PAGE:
Every Child Counts: Our Commitment to Ending TB among Children

Tuberculosis (TB) is a serious infectious disease that affects millions of children worldwide. According to the Who Health Organization (WHO), over 1 million children under the age of 15 fall ill with TB each year, and approximately 200,000 children dies from the disease. TB in children is a major public health concern, as it can lead to serious health complications, including death, if left untreated. Children are particularly vulnerable to TB due to their developing immune systems, making them more susceptible to infection. The disease can manifest in various forms including pulmonary TB, which affects the lungs, and extrapulmonary TB, which affects other parts of the body. Early detection and treatment are crucial in preventing the spread of TB and saving young lives. However, many children with TB remain undiagnosed and untreated, highlighting the need for the increased awareness, access to healthcare, and targeted interventions.

As part of the commitment to ending tuberculosis, the USAID Funded, CCCRN Led ACE-4 Project where ARFH serves as one of the consortium partners coordinating TB/HIV component of the grant recognized the importance of prioritizing pediatric TB case finding, given the vulnerability of children to the disease and the potential for severe outcomes if left untreated. The States TB Program for Kwara and Niger in partnership with the ACE 4 Project, organized Child Tuberculosis Active Case Finding Week 2024. During the week of 27th-31st May 2024, selected 11 local government area of Kwara State and 17 in Niger conducted intensive active case finding targeting children from age 0-14years.

The aim of the initiative was to sensitize, screen, identify and diagnose Tuberculosis (TB) cases among children, providing timely treatment and care to those affected. During the campaign, our team of selected volunteers visited households and schools, screened children for TB symptoms, and provided diagnostic tests and linkage to care for those in need. The team also educated and sensitized school children, households and caregivers about TB prevention and management.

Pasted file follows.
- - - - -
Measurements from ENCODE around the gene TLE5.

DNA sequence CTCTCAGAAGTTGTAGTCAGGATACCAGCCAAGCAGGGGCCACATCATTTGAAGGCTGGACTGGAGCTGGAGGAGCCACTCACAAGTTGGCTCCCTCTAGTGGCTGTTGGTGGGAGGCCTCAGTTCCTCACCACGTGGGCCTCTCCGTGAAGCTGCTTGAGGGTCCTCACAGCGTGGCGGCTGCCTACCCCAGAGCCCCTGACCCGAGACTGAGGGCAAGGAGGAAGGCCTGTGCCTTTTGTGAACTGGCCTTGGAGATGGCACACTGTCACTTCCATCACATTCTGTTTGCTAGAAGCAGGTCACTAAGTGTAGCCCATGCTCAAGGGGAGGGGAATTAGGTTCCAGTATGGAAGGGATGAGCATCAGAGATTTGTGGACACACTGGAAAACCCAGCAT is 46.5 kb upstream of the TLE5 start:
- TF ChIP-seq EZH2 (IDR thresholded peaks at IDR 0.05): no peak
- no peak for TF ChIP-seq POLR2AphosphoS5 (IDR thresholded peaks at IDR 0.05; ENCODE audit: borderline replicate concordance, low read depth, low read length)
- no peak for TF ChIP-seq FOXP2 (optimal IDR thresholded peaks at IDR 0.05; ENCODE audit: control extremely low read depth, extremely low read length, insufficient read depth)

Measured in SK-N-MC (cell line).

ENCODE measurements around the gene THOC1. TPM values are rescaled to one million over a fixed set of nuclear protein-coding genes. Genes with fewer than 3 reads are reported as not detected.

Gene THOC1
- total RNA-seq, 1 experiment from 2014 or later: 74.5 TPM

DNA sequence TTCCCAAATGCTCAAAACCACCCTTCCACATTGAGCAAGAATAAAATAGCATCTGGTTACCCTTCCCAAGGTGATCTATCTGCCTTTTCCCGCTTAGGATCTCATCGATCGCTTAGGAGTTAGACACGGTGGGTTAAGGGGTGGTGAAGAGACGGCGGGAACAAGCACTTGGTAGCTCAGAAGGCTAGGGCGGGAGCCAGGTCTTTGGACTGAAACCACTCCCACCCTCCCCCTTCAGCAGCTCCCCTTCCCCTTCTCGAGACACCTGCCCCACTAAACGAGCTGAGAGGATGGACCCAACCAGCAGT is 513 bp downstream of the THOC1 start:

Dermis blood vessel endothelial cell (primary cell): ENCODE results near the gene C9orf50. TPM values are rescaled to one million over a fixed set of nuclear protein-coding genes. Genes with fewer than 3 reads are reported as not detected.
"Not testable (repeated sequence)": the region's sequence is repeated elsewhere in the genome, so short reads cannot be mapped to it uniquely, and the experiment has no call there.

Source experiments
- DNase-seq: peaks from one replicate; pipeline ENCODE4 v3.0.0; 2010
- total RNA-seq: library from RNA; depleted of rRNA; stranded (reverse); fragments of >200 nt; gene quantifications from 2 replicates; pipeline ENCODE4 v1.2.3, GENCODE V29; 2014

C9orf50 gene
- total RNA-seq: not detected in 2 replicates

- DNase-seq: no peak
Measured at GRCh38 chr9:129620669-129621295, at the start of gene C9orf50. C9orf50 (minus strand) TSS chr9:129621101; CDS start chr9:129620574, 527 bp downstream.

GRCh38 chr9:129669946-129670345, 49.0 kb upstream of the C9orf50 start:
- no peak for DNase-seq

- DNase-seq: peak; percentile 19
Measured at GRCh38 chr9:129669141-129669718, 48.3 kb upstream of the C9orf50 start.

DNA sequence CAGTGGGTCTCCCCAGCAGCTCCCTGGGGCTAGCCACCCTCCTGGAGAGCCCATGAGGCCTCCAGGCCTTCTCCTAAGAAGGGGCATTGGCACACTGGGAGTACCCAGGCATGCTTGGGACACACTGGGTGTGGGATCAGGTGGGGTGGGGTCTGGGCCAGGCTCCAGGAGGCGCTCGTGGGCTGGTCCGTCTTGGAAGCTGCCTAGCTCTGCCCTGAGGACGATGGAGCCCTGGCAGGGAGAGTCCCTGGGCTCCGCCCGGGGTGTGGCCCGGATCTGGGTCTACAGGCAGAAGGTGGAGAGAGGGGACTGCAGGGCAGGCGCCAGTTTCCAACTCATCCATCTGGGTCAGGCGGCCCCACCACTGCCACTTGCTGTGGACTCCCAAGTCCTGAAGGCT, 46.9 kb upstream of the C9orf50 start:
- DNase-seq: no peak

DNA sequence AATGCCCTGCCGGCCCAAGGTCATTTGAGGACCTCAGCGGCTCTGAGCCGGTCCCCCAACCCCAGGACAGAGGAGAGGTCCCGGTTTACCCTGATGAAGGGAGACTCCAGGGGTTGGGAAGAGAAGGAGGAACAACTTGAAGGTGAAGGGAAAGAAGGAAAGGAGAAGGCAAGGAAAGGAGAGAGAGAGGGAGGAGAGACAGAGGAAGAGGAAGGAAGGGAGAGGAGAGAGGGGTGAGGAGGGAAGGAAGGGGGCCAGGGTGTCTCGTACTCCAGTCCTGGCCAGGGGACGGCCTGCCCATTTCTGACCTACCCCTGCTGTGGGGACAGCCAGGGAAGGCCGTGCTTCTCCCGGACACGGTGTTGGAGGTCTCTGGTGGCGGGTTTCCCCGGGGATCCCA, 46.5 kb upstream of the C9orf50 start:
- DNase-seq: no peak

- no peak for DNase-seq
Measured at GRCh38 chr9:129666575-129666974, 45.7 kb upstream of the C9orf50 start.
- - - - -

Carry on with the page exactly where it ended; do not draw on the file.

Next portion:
The results were remarkable; as children learn more about TB infection and prevention, children who were presumptive to TB were sent for further diagnostic investigations with 42 children identified to have active TB and were placed on treatment in the TB DOT Units. Also a great number of school children and households were now aware of TB and ways to prevent them from being infected, and the symptoms to look out for in identifying a TB case. Our efforts have given them a chance at a healthy future, free from the burden of TB. 

Summary of achievement

  • About 2053 households and 77 schools were reached through education and awareness activities
  • 6105 children were screened in total from the campaign
  • 457 children were presumed with symptoms and sent for further investigations.
  • 42 children were diagnosed for TB and place on treatment during the campaign while some of the other diagnostic results were not available during the campaign.

In conclusion, early detection and treatment are crucial in preventing the spread of TB and saving lives, especially in children. We are committed to continuing our active case finding efforts to ensure that no child suffers from TB. All stakeholders also need to work together to create a TB-free future for all children. ARFH seeks the support of everyone in ensuring more awareness is created about TB in our various communities.

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